About Us

Aims and Structure of the Scottish Institute for Policing Research

 

The SIPR Mission

Established in 2007, the Scottish Institute for Policing Research (SIPR)’s mission is to support independent, multi-disciplinary policing research to enable evidence informed policy & practice.


SIPR aims to:

  1. Facilitate excellent, independent research of relevance to policing (RESEARCH);
  2. Engage in a range of knowledge exchange activities to strengthen the evidence base on which policy and practice are improved & developed (KNOWLEDGE EXCHANGE);
  3. Nurture a culture of learning & innovation (LEARNING AND INNOVATION);
  4. Promote the development of national & international links with researcher, practitioner and policing communities (PARTNERSHIPS).

 

5 year plan (2019 - 2024) objectives

Within these four aims we will strive to achieve the following:

  1. RESEARCH
  • Increase policing research capacity under three strategic research priority themes in order to shape strategic focus and respond to external drivers.
  • Enhance excellence of SIPR policing research through improvements to quality assurance processes.

 2. KNOWLEDGE EXCHANGE

  • Facilitate events and enhance knowledge exchange tools.
  • Support evidence to practice routes and develop pathways to enable and document impact.
  1. LEARNING AND INNOVATION
  • Nurture learning and innovation in policing organisations and universities, supporting the postgraduate community and the next generation of researchers and practitioners.
  • Foster links between higher education and policing organisations and partners to support training, education and innovation.

 4. PARTNERSHIPS

  • Facilitate networking and collaboration between academics, practitioners, and policy makers nationally and internationally.
  • Develop strategic links with new and existing partners.

 


Achieving our aims: Enablers and Mechanisms

Structure

SIPR is composed of the following governance structure.


The Board of Governance have overall reasonability and final approval for all SIPR activities and operations although several responsibilities are delegated to the Executive Committee and Leadership team where appropriate. The Terms of Reference for the BoG can be accessed here.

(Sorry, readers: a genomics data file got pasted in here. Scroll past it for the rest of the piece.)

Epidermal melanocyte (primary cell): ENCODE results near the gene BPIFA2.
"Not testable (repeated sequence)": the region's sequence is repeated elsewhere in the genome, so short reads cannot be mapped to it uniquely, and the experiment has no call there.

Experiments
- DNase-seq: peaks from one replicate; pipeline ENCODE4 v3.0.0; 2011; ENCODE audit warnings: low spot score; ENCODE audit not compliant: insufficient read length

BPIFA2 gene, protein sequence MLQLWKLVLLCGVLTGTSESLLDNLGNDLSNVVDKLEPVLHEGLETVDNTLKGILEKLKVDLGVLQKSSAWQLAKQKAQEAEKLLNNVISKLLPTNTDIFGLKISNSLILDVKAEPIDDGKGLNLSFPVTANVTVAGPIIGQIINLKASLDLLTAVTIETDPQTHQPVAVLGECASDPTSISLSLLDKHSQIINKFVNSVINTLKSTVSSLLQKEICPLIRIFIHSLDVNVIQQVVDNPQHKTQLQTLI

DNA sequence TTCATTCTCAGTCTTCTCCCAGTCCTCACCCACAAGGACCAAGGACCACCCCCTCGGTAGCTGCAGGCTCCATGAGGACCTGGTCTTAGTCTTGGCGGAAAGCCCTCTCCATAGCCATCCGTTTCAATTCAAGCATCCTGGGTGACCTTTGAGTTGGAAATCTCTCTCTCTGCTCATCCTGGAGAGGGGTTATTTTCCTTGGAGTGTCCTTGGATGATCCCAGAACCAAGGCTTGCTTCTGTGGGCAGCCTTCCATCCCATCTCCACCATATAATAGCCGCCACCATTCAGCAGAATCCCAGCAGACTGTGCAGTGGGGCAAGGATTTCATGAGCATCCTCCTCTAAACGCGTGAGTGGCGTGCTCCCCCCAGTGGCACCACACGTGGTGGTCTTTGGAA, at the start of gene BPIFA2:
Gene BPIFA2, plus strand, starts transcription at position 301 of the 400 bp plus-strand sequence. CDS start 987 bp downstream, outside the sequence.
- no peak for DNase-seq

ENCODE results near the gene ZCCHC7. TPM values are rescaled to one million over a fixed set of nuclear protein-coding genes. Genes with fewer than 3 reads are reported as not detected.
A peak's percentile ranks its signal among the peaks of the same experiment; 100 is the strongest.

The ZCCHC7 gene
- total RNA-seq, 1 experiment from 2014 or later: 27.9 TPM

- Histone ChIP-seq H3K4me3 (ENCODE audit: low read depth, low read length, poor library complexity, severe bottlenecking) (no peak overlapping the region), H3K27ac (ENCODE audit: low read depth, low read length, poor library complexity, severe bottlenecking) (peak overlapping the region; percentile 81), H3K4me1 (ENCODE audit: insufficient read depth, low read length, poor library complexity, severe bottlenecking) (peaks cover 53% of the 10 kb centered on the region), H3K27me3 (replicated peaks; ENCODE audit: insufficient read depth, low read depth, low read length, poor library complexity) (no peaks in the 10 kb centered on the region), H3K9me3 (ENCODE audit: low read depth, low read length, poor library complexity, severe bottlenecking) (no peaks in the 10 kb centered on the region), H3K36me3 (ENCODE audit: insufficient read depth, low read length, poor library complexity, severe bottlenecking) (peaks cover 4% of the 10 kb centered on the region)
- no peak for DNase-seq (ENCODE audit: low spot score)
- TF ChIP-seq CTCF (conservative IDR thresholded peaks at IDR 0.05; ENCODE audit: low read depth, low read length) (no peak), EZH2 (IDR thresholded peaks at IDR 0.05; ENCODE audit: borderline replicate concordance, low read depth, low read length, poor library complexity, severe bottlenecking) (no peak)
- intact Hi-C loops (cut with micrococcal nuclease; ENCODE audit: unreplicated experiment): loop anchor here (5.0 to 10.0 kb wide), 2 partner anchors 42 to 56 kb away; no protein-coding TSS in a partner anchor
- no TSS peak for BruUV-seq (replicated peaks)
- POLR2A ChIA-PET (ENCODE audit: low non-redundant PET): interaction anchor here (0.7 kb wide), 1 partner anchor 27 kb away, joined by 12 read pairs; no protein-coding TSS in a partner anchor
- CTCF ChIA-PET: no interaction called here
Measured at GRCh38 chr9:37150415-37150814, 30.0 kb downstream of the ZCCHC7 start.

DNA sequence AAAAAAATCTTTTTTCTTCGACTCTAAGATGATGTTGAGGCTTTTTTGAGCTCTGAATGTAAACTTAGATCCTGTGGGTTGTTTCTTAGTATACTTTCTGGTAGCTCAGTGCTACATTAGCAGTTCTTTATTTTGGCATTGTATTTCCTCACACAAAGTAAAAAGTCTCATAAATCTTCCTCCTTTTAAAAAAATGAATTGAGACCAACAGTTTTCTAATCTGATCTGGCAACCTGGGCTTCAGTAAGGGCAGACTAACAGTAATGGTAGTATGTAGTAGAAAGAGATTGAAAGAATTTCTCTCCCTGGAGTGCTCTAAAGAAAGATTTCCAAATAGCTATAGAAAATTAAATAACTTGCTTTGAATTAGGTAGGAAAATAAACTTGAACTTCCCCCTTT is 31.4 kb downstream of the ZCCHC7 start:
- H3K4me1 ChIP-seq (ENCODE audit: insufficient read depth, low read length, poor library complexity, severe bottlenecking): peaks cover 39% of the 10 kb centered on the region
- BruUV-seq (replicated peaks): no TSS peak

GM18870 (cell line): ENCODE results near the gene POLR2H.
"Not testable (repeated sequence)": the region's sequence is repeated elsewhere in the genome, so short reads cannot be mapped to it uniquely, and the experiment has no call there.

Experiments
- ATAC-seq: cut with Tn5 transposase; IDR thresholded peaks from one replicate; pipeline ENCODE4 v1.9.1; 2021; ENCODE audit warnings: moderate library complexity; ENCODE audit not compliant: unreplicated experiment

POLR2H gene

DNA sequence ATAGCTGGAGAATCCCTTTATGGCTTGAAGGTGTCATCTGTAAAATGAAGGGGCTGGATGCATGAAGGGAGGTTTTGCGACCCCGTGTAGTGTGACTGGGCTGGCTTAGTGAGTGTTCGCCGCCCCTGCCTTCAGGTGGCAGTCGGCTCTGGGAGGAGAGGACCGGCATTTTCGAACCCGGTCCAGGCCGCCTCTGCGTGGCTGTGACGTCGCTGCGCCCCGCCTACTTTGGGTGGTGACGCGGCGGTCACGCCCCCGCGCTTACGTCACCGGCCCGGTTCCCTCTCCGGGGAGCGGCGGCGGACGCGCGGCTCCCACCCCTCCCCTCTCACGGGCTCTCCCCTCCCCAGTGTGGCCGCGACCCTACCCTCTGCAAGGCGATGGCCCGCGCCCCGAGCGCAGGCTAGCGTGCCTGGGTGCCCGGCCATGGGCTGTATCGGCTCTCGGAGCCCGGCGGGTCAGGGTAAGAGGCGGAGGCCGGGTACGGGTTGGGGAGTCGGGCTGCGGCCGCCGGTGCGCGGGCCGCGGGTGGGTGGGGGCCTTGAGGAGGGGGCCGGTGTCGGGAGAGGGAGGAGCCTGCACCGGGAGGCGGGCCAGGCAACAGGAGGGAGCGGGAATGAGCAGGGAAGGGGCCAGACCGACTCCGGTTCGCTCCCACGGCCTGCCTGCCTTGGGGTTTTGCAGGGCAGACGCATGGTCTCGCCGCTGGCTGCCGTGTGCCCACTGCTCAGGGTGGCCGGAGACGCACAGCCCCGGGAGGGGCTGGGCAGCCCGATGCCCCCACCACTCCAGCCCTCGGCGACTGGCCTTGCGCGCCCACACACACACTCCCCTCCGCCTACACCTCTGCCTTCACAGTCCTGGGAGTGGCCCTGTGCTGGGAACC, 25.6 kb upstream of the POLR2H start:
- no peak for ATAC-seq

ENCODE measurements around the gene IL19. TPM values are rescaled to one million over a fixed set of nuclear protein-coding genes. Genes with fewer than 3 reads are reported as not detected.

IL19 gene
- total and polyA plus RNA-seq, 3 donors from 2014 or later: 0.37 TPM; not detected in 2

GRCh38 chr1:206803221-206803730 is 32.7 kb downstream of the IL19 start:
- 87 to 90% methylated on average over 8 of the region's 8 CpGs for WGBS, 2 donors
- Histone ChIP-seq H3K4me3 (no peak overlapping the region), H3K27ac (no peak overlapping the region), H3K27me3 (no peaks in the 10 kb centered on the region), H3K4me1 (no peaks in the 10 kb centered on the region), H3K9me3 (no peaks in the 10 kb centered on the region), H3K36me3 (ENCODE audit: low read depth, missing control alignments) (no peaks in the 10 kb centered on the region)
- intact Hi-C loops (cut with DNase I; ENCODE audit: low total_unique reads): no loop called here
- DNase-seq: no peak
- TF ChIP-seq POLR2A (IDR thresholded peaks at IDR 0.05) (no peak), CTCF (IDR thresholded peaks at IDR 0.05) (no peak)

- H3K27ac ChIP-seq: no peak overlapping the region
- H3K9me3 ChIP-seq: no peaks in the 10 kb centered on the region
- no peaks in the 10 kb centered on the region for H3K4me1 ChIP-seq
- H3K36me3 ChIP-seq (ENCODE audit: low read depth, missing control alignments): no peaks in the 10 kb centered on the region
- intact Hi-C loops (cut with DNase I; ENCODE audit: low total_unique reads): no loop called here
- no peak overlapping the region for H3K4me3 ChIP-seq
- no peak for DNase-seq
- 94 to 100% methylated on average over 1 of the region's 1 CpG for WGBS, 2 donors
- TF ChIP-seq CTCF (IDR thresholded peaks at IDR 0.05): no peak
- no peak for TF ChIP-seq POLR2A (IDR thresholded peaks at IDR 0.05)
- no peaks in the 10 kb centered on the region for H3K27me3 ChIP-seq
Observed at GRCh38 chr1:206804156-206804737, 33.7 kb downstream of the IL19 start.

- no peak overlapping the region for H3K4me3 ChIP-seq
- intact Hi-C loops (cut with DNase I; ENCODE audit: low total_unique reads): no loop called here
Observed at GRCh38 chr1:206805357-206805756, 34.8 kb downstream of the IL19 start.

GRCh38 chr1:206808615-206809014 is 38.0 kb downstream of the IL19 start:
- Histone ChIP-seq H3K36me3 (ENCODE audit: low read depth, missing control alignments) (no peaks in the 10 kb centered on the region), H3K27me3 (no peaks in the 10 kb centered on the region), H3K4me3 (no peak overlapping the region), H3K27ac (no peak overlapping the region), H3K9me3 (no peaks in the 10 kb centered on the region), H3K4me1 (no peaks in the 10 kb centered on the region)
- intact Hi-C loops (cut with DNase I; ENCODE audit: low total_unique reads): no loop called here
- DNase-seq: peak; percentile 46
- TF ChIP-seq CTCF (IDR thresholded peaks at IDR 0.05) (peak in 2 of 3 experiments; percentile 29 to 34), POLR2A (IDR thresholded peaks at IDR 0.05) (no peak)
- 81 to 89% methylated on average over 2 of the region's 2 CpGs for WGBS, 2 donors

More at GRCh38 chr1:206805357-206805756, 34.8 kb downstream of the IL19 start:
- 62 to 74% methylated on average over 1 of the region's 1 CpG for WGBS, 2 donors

Download the BoG Terms of Reference

The role of the International Advisory Committee is to provide advice on the strategic direction of SIPR with respect to its key aims of conducting relevant research, making evidence-based contributions to policing policy and practice, and capacity building. The International Advisory Committee will also help identify opportunities for SIPR to engage in research and knowledge transfer activity in partnership with others at both national and international levels.

The running of SIPR will be led by the SIPR Leadership Team, with much activity delivered through the four networks. Additionally, the leadership team are responsible for engaging the wider SIPR membership from across all member organisations in order to capitalise on the skills and experience of the collective policing research network throughout Scotland.

The SIPR Leadership Team will develop a draft annual operational plan and the Executive Committee will contribute to its development and an aligned budget. Plans will be presented to the Board of Governance for approval.

A core budget will be assigned for the annual running of SIPR, and decisions will be made regarding budgets aligned with the operational plan on an annual basis, in line with the academic year. An annual report which will summarise the activity and value of SIPR will be prepared for the Board of Governance.


Mechanisms and Measurements

(SIPR's DRAFT Strategic Research Objectives 2019-2024)

The diagram below illustrates how the aims and activities link together, and provides some key measurements to indicate how we will demonstrate success against these objectives.

Underlying the direction and achievement of each of these objectives are the key strategic research priorities. The following three priorities have been developed in order to inform SIPR’s strategic direction and investment over the coming five years and will allow us to consolidate our activities in policing research.

  1. Policing and health, safety and well-being, including for example:
    • Prevention;
    • Role, value and impact of policing within the wider system;
    • Gender Based Violence;
    • Mental health;
    • Substance use;
    • Public protection;
    • Missing persons;
    • Community Safety and harm reduction;
    • Local policing, visibility and accessibility;
    • Police-community relations; and
    • Public confidence and legitimacy.
  2. Technology and digital policing, including for example:
    • Frontline policing and technology;
    • Digital contact, online visibility & accessibility;
    • Big Data and predictive policing;
    • Surveillance;
    • Cyber enabled/ dependent crime;
    • Cyber security;
    • Public protection;
    • Maximising intelligence;
    • Digital Forensic investigation; and
    • Social, ethical and legal considerations.
  3. Policing systems capability and resilience including for example:
    • Workforce;
    • Support for operational policing;
    • Retention/ recruitment;
    • Business change/ change management;
    • Culture, diversity and inclusion;
    • Staff well-being;
    • Leadership;
    • Training, learning and education;
    • Demand;
    • Data; and
    • Investigation.